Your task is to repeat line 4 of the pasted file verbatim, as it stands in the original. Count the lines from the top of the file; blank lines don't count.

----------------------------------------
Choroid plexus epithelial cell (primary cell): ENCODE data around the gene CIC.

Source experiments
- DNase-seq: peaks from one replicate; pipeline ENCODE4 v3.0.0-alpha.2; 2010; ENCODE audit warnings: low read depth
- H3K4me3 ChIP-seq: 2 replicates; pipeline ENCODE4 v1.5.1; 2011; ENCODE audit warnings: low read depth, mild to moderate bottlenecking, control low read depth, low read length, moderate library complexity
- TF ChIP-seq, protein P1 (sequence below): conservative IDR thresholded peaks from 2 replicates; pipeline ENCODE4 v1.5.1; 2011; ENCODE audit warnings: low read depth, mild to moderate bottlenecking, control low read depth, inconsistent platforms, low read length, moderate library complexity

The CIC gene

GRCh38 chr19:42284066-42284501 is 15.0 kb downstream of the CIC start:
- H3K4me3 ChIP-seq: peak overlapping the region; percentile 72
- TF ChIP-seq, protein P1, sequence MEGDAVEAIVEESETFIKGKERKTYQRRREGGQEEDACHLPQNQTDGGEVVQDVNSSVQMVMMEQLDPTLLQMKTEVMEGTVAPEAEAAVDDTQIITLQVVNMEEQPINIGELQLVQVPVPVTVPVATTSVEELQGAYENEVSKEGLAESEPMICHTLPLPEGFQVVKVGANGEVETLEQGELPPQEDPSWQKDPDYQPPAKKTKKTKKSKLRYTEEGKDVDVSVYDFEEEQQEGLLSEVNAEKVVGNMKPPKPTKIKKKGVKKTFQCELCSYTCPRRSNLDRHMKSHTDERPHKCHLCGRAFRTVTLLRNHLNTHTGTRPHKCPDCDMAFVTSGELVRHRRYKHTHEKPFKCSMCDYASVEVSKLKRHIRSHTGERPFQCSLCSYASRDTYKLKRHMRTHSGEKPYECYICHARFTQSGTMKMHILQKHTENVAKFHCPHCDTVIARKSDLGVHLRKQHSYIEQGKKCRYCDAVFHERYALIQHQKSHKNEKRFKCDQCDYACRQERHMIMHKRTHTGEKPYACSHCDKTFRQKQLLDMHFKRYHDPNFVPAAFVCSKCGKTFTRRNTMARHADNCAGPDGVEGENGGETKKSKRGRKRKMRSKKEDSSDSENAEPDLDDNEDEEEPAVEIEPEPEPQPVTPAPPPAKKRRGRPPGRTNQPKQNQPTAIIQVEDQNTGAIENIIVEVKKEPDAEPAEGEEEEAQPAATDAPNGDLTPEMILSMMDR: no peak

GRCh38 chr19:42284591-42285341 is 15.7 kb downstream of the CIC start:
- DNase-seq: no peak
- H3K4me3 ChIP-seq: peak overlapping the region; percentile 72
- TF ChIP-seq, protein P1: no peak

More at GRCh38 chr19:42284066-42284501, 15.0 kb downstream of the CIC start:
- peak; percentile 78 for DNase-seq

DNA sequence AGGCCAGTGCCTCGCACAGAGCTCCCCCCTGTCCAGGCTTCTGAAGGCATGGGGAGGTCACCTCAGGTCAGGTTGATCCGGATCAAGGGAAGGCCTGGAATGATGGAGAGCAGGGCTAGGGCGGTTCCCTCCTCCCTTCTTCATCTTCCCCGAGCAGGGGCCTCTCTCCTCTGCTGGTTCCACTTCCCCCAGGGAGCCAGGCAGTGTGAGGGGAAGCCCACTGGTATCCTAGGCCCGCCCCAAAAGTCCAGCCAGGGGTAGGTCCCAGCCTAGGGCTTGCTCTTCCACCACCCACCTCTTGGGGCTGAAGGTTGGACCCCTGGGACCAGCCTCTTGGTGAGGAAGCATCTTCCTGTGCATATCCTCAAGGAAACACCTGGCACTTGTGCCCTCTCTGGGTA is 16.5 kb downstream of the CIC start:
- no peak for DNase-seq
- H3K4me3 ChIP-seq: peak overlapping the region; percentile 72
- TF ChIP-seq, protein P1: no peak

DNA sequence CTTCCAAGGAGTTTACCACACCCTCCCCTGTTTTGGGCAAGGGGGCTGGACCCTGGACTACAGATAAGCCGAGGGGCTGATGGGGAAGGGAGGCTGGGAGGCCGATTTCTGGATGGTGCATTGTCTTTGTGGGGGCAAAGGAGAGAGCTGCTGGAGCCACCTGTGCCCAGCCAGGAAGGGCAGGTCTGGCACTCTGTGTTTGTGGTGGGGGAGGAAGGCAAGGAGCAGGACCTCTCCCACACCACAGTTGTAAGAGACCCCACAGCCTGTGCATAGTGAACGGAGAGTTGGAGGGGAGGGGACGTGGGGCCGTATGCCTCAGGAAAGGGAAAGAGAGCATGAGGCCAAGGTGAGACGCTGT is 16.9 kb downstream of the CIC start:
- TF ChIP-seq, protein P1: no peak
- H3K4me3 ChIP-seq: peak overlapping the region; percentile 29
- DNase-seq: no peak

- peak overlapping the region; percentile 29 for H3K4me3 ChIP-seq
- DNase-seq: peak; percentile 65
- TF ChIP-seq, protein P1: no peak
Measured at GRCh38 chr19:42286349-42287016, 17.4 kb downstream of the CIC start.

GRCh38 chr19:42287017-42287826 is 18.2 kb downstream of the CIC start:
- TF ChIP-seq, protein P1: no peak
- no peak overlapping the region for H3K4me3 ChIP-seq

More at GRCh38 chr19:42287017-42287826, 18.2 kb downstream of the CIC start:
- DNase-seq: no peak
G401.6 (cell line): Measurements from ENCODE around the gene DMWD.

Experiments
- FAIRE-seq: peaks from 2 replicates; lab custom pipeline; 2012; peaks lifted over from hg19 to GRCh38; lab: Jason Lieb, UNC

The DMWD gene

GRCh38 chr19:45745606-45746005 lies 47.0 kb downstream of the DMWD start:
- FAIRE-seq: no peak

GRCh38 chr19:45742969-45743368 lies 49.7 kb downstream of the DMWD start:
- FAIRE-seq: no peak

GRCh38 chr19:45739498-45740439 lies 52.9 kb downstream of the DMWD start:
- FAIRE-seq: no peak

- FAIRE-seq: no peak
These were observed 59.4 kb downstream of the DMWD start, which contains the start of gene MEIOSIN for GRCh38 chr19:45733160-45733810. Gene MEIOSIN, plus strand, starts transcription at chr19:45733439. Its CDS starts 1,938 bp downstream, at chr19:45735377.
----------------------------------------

- H3K4me3 ChIP-seq: 2 replicates; pipeline ENCODE4 v1.5.1; 2011; ENCODE audit warnings: low read depth, mild to moderate bottlenecking, control low read depth, low read length, moderate library complexity